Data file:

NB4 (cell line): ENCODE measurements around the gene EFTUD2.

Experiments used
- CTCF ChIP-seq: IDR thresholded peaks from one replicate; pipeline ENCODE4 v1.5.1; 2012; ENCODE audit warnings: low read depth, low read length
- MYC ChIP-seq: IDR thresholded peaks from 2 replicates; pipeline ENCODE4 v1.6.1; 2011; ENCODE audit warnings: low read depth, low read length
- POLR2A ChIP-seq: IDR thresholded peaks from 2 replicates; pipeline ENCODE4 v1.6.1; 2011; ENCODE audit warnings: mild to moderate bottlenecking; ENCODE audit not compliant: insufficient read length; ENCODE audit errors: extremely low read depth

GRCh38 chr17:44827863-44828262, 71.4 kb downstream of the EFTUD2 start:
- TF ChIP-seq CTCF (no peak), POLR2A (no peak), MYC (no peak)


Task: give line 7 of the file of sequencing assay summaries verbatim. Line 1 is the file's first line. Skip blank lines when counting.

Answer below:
- TF ChIP-seq CTCF (no peak), POLR2A (no peak), MYC (no peak)